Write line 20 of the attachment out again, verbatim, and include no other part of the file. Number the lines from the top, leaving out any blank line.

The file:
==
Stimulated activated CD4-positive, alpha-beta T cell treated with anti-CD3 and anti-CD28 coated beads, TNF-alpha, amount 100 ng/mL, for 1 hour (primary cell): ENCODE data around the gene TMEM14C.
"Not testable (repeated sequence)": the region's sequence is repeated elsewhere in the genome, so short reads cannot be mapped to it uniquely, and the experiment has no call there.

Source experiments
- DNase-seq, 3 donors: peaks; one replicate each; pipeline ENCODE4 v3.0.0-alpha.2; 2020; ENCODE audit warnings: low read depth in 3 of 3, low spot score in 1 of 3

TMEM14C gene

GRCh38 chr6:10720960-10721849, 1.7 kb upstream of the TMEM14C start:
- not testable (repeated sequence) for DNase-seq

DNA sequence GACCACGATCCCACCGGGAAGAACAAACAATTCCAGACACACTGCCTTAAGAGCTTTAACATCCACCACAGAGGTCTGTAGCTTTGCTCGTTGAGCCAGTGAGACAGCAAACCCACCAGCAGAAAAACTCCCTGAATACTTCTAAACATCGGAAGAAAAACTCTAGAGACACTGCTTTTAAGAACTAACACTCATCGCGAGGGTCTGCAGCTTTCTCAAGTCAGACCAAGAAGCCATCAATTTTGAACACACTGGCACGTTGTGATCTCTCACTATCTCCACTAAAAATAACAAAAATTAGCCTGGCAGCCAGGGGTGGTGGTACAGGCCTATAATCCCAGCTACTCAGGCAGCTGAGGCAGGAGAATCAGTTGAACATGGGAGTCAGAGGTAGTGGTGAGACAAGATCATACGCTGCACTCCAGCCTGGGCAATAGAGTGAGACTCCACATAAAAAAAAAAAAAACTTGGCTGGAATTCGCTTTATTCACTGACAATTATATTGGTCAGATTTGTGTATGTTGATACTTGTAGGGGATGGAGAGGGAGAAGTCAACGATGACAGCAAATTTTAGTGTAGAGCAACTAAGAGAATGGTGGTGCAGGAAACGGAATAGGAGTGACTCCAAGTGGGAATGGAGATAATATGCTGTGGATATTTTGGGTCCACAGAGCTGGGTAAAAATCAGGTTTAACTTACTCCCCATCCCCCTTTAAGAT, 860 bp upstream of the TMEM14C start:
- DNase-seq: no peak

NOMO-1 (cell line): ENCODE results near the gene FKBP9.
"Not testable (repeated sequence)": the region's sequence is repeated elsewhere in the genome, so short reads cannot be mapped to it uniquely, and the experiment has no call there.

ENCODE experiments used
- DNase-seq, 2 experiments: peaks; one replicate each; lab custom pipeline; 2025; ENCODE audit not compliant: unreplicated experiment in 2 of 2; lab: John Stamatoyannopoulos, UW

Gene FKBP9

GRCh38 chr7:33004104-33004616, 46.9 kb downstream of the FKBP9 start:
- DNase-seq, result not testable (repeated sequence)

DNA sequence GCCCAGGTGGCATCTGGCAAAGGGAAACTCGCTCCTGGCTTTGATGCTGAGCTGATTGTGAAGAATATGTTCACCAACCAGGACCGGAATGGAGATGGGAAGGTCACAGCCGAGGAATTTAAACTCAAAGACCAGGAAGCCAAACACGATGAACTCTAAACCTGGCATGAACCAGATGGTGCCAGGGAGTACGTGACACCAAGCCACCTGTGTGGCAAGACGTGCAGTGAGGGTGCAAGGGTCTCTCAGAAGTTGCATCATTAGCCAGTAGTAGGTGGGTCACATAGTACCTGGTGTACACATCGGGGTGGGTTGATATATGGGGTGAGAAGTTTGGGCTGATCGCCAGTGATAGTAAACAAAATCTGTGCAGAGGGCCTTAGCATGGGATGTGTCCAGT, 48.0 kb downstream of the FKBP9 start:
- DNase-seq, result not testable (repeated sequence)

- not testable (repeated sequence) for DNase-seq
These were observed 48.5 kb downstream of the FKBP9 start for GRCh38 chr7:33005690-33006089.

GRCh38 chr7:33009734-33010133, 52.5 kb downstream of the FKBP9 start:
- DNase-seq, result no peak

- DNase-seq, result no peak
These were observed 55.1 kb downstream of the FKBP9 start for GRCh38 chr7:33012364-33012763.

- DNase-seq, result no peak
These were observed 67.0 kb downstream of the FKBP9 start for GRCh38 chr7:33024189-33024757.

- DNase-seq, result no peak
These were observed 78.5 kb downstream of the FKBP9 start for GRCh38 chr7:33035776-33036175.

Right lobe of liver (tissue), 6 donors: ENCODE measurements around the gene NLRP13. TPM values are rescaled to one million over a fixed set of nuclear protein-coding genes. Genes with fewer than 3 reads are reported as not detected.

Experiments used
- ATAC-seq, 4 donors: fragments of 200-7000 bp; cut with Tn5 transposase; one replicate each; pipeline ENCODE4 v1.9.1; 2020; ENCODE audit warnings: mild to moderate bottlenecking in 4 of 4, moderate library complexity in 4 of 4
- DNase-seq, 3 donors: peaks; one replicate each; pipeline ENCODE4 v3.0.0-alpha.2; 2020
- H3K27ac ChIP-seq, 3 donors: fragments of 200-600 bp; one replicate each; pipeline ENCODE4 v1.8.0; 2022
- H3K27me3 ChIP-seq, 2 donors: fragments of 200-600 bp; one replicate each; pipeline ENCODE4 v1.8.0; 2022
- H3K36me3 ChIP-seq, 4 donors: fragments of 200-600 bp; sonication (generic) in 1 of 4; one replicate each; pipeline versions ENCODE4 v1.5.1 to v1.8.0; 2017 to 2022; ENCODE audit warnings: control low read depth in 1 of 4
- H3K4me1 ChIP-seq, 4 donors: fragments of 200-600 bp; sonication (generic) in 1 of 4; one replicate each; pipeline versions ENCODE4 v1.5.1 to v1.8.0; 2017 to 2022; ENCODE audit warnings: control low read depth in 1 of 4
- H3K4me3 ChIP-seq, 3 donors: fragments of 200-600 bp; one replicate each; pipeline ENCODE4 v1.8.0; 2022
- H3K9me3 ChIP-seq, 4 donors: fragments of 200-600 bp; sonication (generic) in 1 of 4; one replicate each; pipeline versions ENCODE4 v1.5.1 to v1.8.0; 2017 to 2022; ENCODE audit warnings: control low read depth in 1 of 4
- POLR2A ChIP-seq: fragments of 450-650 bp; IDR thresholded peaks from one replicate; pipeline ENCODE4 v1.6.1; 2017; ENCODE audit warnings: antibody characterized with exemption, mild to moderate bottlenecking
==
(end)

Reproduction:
These were observed 48.5 kb downstream of the FKBP9 start for GRCh38 chr7:33005690-33006089.